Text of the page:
40. The military work was harsh work. It was not carried out without pressure, repressions and measures of force. Many prides were hurt – most often through necessity but sometimes by mistake. Much discontent resulted and some of it, of course, was entirely legitimate. When the disagreements arose in regard to the Eastern front, and the Central Committee was to decide the question as to the change of Chief Command, I offered the Central Committee my resignation from the post of People’s Commissar for War. On the same day, July 5, 1919, the Central Committee adopted a resolution, of which the principal part follows:
“The Organization Bureau and the Political Bureau of the Central Committee, after considering the statement of comrade Trotsky and discussing it in full, have come to the unanimous conclusion that his resignation cannot be accepted, being entirely out of question.
“The Organization Bureau and the Political Bureau of the Central Committee will do all that they can to make more convenient for comrade Trotsky, and more fruitful for the Republic, that work on the Southern front which comrade Trotsky himself has chosen and which is the most difficult, the most dangerous and the most important at the present moment. In his position as People’s Commissar for War and Chairman of the Military Council, comrade Trotsky is also fully empowered to act as a member of the Military Revolutionary Council of the Southern front together with that Commissar of the Southern front (Yegorov) whom he himself proposed and whom the Central Committee has confirmed.
“The Organization Bureau and the Political Bureau of the Central Committee give comrade Trotsky full authority by every means whatsoever, to achieve what he considers a necessary correction of policy on the military question and, if he so desires, to expedite the congress of the party.”
The signatures to this resolution were: Lenin, Kamenev, Krestinsky, Kalinin, Serebriakov, Stalin, Stassova.
This resolution speaks for itself. It ended the controversial issue, and we passed on to the next point on the agenda.
A propos of this: At the joint session of the Political Bureau and the Presidium of the Central Control Commission, Sept. 8, 1927, Stalin entered a statement into the minutes alleging that the Central Committee “forbade” me to touch the Southern front. On that question, too, the above resolution gives a sufficiently exhaustive answer.
41. But was the disagreement about the Eastern front the only disagreement of a strategical nature? Not by any means. There was a disagreement about the strategic plan against Denikin. There was a disagreement about Petrograd – surrender it to Yudenich or defend it? There was a disagreement about the advance on Warsaw  and about the possibility of a second campaign after we had retired to Minsk. Disagreements of this kind were born of the practical struggle and were liquidated in struggle.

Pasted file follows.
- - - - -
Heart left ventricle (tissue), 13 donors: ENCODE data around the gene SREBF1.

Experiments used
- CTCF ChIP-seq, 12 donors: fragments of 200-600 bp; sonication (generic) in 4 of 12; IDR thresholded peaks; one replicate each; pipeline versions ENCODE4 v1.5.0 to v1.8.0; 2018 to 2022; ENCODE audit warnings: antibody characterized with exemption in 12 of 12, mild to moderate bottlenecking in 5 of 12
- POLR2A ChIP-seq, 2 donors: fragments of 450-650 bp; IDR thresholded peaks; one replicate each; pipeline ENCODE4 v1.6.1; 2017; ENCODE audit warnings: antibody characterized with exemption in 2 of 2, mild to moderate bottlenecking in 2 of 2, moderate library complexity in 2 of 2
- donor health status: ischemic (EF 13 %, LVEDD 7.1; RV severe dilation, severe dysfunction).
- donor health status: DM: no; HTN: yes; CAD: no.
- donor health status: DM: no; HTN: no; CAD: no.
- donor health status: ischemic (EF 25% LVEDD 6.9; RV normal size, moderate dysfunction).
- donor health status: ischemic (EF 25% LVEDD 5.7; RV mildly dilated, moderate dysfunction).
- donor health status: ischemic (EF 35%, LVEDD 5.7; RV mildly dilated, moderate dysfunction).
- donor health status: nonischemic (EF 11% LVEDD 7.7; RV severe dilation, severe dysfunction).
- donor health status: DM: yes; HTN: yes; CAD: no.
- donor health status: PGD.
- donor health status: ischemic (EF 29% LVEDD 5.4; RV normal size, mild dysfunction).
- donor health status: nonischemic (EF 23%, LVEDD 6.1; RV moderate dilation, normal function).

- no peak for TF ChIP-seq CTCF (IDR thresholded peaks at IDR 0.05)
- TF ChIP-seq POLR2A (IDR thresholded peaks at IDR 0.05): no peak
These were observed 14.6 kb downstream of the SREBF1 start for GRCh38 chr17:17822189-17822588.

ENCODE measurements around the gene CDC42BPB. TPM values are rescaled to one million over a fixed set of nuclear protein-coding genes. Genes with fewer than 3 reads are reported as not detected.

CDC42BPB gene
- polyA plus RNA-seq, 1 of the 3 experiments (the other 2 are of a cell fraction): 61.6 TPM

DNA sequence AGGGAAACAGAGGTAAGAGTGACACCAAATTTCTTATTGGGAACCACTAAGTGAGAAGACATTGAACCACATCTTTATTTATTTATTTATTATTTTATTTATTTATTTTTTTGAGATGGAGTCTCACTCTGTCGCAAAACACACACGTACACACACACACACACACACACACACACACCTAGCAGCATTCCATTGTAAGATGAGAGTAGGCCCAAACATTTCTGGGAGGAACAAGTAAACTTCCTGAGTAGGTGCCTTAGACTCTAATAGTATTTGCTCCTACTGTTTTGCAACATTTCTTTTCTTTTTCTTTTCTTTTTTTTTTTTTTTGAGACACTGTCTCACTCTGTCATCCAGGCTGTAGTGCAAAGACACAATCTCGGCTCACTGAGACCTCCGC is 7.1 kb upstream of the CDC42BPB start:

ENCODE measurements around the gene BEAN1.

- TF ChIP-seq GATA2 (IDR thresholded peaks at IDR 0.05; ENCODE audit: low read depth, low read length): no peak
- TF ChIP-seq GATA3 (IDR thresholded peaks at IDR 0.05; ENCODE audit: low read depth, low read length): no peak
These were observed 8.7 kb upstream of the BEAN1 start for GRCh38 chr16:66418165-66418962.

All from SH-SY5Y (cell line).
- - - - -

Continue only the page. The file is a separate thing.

On the question of the Southern front, the necessary documents are published in my book, How the Revolution Armed Itself (Vol.II, Book I, p.80]).
During the advance of Yudenich upon Petrograd, Lenin at one time thought it was not worthwhile trying to defend the city and that we ought to move the line of defense nearer Moscow. I objected. Comrade Zinoviev supported me and I think also comrade Stalin. On the 17th of October 1919, Lenin communicated with me in Petrograd by direct wire:
“Last night transmitted in code ... the decision of the Council of Defense.
“As you see, your plan was adopted. But the withdrawal of the Petrograd workers to the south was, of course, not rejected (I am told that you expounded it to Krassin and Rykov) ; but to discuss it before the need arises would distract attention from the fight-to-the-finish.
“An attempt to outflank and cut off Petrograd will, of course, bring corresponding changes which you will carry out on the spot.
“Assign someone in each department of the local executive committee to collect Soviet papers and documents in preparation for an evacuation.
“I enclose a proclamation which I was assigned to draft by the Council of Defense. I did it hastily and it turned out poorly. You had better put my signature under yours.
There were many such episodes. They had immense practical importance at the given moment but they never had any principled significance. It was not a struggle over principles but a working out of the best plan for fighting off the enemy at a given moment and a given place.